Finkelstein, writing in The Wall Street Journal,
recounted how the “world’s greatest bosses … achieved outstanding results in large part because they abandoned conventional thinking about keeping the best employees”.
“The leaders I studied built iconic businesses, transformed entire industries and in a number of instances became billionaires not by hoarding great people for themselves, but by mastering the flow of talent through their organizations,” he said.
Calling it the ‘talent-flow strategy’, Finkelstein said this is especially useful in today’s businesses because of the number of millennials entering the workforce. Studies have shown that this new generation of workers are not inclined to stay in one company for very long and see themselves frequently shifting jobs.
He argued that when employers actively encourage top employees to seek other opportunities, they are in turn opening their doors for more, possibly better, skilled workers.
“You’re better off having the best people for a short time than average people forever,” he said.
Still unconvinced? Finkelstein said that maintaining a good relationship with former employees not only helps your network, it also helps your brand.
Former employees can talk up your learning and development programmes to others and these candidates would more likely accept below-market pay just for the opportunity to work with your brand, he said.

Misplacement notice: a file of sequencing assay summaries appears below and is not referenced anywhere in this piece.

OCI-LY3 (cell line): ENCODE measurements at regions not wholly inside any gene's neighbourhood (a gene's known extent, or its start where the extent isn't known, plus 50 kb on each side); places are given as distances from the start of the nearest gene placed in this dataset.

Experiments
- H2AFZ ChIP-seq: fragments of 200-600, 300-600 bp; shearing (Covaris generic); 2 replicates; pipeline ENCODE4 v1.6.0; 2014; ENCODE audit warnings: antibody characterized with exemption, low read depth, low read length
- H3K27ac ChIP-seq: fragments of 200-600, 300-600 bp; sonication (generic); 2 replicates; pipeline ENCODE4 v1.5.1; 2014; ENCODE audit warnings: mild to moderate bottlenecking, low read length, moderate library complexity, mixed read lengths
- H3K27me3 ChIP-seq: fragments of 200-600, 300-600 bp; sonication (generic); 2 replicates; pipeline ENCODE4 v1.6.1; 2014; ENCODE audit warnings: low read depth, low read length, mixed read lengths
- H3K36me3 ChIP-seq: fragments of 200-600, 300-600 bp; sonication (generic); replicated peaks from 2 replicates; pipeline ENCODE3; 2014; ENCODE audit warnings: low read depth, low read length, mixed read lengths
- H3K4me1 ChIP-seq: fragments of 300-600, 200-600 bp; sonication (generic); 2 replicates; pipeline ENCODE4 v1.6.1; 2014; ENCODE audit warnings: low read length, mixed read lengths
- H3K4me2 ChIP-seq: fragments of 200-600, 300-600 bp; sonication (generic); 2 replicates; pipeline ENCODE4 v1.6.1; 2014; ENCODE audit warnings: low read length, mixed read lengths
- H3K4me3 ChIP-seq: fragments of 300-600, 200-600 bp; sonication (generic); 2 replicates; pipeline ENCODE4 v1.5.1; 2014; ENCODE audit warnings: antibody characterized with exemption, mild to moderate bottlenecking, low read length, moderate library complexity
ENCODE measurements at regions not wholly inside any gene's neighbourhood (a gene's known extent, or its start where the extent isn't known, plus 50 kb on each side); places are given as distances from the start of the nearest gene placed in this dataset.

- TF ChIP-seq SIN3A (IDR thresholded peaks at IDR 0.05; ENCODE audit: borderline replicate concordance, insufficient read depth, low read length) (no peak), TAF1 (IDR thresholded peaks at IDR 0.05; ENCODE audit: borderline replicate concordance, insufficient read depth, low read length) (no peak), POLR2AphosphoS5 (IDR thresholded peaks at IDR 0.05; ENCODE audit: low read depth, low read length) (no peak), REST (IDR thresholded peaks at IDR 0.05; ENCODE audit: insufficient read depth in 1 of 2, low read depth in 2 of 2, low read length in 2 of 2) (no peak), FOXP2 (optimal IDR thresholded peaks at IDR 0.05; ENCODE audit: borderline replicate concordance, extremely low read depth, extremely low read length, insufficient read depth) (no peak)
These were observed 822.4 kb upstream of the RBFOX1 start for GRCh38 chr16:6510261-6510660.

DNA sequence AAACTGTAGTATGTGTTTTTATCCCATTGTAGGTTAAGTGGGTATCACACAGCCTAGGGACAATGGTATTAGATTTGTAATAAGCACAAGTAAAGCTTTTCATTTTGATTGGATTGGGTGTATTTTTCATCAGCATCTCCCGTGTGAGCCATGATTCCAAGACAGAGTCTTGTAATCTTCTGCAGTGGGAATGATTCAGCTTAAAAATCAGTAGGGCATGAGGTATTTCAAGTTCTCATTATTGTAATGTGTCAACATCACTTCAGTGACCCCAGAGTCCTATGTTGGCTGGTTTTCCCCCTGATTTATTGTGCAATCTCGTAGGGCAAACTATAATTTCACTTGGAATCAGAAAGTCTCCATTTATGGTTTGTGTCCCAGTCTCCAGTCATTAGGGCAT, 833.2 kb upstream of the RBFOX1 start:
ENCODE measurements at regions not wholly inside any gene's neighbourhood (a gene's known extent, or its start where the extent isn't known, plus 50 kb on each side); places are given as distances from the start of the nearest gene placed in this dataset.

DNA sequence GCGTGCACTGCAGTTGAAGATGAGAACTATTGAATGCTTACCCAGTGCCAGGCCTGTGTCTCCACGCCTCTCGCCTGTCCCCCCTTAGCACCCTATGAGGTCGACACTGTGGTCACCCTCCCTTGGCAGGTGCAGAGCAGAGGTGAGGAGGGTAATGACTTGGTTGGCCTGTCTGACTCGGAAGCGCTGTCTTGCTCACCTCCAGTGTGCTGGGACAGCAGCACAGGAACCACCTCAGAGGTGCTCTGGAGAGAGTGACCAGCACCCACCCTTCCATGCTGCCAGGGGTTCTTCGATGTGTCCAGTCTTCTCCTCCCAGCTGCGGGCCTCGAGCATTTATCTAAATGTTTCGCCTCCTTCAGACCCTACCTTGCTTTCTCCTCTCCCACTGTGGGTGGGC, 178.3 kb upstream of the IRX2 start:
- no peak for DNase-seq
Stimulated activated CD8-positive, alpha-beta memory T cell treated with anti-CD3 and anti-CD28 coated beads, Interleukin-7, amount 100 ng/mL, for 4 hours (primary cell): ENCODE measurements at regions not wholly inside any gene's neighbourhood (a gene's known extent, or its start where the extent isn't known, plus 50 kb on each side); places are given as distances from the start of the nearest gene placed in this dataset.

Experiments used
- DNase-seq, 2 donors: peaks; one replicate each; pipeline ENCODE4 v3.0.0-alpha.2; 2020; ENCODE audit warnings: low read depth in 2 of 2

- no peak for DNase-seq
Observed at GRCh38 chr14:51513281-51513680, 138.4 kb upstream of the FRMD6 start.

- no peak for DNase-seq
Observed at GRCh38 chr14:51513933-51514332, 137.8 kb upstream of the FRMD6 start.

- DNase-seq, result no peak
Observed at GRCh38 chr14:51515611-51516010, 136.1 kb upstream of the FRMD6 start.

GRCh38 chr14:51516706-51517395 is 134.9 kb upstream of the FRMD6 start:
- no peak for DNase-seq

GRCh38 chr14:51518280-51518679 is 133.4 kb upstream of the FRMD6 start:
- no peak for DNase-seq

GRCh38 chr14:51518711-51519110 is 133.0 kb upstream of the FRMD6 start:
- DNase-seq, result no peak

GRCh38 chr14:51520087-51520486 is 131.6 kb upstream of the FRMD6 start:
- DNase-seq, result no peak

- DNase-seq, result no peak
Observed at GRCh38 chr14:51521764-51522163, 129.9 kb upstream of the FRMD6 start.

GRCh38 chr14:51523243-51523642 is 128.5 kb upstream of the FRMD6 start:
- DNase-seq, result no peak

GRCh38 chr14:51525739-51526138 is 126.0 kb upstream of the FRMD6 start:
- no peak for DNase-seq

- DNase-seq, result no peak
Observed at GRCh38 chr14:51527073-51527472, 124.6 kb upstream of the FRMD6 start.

“Outstanding bosses who let their top talent leave developed reputations as launchpads; their companies were places to go to supercharge a career,” he said.
Think of yourself as a “talent magnet”, he advised.
“Imagine you have outstanding young people, each smarter and more creative and ambitious then the last, knocking on your door every day,” he said.
“In this scenario, your goal in managing talent is not to keep any one person, but to do what it takes to establish a strong talent flow, and to remove any impediments to that flow.”
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The conventional way of holding on to star employees for as long as possible and discouraging them from leaving through various non-compete clauses may not be the best way to run your business, said author and professor of management at Dartmouth College, Sydney Finkelstein.